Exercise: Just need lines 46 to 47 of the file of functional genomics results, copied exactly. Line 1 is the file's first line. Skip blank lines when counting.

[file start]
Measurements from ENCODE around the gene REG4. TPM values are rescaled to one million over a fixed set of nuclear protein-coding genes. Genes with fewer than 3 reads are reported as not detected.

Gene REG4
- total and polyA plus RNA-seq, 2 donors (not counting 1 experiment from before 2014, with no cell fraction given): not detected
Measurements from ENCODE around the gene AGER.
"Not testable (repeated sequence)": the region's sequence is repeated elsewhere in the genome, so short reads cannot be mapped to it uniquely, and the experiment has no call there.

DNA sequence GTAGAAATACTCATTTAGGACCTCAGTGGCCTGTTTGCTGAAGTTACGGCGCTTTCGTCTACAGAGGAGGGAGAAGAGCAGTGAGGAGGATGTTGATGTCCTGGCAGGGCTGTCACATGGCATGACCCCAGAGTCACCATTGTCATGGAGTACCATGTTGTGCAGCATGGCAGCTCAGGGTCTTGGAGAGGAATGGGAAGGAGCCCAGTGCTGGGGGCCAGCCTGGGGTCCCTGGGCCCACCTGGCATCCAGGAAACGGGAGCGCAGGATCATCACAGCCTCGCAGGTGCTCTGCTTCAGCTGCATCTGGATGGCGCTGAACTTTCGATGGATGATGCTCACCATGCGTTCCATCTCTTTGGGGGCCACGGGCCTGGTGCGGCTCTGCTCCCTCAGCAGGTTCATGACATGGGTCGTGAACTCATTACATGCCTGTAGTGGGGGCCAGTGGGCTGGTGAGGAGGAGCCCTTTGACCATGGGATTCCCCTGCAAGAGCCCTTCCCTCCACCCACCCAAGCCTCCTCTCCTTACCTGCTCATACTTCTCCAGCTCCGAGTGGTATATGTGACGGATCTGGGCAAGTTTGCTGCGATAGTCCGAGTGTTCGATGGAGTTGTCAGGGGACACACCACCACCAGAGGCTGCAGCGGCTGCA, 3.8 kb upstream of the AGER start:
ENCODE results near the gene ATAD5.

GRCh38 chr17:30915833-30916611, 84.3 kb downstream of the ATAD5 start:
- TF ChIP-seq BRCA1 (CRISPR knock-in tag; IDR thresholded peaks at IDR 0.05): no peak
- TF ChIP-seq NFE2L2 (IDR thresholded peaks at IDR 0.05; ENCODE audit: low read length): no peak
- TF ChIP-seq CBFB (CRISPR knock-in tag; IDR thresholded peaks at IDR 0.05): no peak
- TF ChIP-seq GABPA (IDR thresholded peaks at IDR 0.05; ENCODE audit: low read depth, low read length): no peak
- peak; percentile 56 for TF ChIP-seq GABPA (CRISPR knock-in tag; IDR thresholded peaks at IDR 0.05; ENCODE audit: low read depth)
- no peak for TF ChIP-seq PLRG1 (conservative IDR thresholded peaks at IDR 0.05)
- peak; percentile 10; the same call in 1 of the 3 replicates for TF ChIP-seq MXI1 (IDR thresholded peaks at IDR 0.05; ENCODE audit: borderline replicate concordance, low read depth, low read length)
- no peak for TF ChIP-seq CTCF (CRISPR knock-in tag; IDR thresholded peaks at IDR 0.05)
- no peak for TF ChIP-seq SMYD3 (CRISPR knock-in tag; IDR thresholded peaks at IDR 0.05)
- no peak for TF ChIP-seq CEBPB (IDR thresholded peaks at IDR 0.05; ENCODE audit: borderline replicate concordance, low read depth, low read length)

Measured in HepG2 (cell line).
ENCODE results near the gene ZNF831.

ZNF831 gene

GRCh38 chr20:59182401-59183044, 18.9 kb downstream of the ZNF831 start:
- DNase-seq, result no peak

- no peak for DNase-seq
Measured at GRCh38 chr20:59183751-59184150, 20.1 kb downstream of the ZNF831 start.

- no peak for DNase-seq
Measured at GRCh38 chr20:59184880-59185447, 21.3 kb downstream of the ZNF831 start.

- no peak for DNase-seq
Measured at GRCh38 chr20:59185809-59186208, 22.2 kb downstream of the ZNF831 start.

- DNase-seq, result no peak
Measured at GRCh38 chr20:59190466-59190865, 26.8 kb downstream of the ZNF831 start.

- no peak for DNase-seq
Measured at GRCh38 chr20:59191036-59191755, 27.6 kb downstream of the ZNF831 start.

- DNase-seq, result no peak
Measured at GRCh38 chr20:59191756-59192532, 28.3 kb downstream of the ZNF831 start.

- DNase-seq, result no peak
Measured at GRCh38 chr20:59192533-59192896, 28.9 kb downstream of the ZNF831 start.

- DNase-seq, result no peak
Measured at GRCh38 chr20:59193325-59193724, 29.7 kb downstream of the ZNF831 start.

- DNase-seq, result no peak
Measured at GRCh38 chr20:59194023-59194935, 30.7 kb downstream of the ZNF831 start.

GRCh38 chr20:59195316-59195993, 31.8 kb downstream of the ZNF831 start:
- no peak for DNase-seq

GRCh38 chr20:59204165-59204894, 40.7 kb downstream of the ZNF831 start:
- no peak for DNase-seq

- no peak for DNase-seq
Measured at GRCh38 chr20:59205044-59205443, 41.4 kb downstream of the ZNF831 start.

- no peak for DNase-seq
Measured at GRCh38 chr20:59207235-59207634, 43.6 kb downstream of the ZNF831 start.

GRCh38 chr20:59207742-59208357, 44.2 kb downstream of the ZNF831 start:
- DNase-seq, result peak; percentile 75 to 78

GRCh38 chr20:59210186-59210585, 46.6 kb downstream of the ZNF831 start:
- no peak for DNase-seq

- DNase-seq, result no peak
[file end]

- no peak for DNase-seq
Measured at GRCh38 chr20:59205044-59205443, 41.4 kb downstream of the ZNF831 start.